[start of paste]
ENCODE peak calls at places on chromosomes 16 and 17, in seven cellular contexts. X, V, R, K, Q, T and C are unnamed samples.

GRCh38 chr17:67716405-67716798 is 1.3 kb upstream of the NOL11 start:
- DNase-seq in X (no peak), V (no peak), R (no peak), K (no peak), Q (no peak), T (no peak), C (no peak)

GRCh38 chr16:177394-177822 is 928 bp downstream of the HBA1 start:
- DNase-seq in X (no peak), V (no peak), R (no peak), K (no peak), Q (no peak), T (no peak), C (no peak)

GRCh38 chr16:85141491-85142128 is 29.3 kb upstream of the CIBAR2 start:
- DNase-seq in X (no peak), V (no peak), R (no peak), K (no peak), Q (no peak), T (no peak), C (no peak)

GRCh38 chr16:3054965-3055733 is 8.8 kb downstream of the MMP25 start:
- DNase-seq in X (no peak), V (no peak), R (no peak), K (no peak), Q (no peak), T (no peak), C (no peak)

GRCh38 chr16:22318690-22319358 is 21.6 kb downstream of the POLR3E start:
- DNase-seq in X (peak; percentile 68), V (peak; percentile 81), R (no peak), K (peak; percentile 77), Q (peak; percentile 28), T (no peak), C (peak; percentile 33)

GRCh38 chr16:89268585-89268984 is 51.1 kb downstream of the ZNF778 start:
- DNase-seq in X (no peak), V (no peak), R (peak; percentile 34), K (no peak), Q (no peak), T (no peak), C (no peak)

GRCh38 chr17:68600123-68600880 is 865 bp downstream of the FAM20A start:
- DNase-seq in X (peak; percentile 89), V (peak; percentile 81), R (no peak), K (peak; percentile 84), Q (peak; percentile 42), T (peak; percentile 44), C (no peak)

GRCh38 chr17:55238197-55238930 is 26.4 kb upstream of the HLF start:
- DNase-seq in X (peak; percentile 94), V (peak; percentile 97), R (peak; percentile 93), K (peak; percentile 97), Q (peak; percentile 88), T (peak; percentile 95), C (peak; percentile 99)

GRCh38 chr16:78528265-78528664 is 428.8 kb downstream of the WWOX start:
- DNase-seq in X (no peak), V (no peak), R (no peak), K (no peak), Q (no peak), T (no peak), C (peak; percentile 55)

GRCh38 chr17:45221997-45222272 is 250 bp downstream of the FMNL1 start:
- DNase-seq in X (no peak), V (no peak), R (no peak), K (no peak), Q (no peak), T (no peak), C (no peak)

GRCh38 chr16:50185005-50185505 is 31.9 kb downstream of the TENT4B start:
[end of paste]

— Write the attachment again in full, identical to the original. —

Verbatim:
ENCODE peak calls at places on chromosomes 16 and 17, in seven cellular contexts. X, V, R, K, Q, T and C are unnamed samples.

GRCh38 chr17:67716405-67716798 is 1.3 kb upstream of the NOL11 start:
- DNase-seq in X (no peak), V (no peak), R (no peak), K (no peak), Q (no peak), T (no peak), C (no peak)

GRCh38 chr16:177394-177822 is 928 bp downstream of the HBA1 start:
- DNase-seq in X (no peak), V (no peak), R (no peak), K (no peak), Q (no peak), T (no peak), C (no peak)

GRCh38 chr16:85141491-85142128 is 29.3 kb upstream of the CIBAR2 start:
- DNase-seq in X (no peak), V (no peak), R (no peak), K (no peak), Q (no peak), T (no peak), C (no peak)

GRCh38 chr16:3054965-3055733 is 8.8 kb downstream of the MMP25 start:
- DNase-seq in X (no peak), V (no peak), R (no peak), K (no peak), Q (no peak), T (no peak), C (no peak)

GRCh38 chr16:22318690-22319358 is 21.6 kb downstream of the POLR3E start:
- DNase-seq in X (peak; percentile 68), V (peak; percentile 81), R (no peak), K (peak; percentile 77), Q (peak; percentile 28), T (no peak), C (peak; percentile 33)

GRCh38 chr16:89268585-89268984 is 51.1 kb downstream of the ZNF778 start:
- DNase-seq in X (no peak), V (no peak), R (peak; percentile 34), K (no peak), Q (no peak), T (no peak), C (no peak)

GRCh38 chr17:68600123-68600880 is 865 bp downstream of the FAM20A start:
- DNase-seq in X (peak; percentile 89), V (peak; percentile 81), R (no peak), K (peak; percentile 84), Q (peak; percentile 42), T (peak; percentile 44), C (no peak)

GRCh38 chr17:55238197-55238930 is 26.4 kb upstream of the HLF start:
- DNase-seq in X (peak; percentile 94), V (peak; percentile 97), R (peak; percentile 93), K (peak; percentile 97), Q (peak; percentile 88), T (peak; percentile 95), C (peak; percentile 99)

GRCh38 chr16:78528265-78528664 is 428.8 kb downstream of the WWOX start:
- DNase-seq in X (no peak), V (no peak), R (no peak), K (no peak), Q (no peak), T (no peak), C (peak; percentile 55)

GRCh38 chr17:45221997-45222272 is 250 bp downstream of the FMNL1 start:
- DNase-seq in X (no peak), V (no peak), R (no peak), K (no peak), Q (no peak), T (no peak), C (no peak)

GRCh38 chr16:50185005-50185505 is 31.9 kb downstream of the TENT4B start: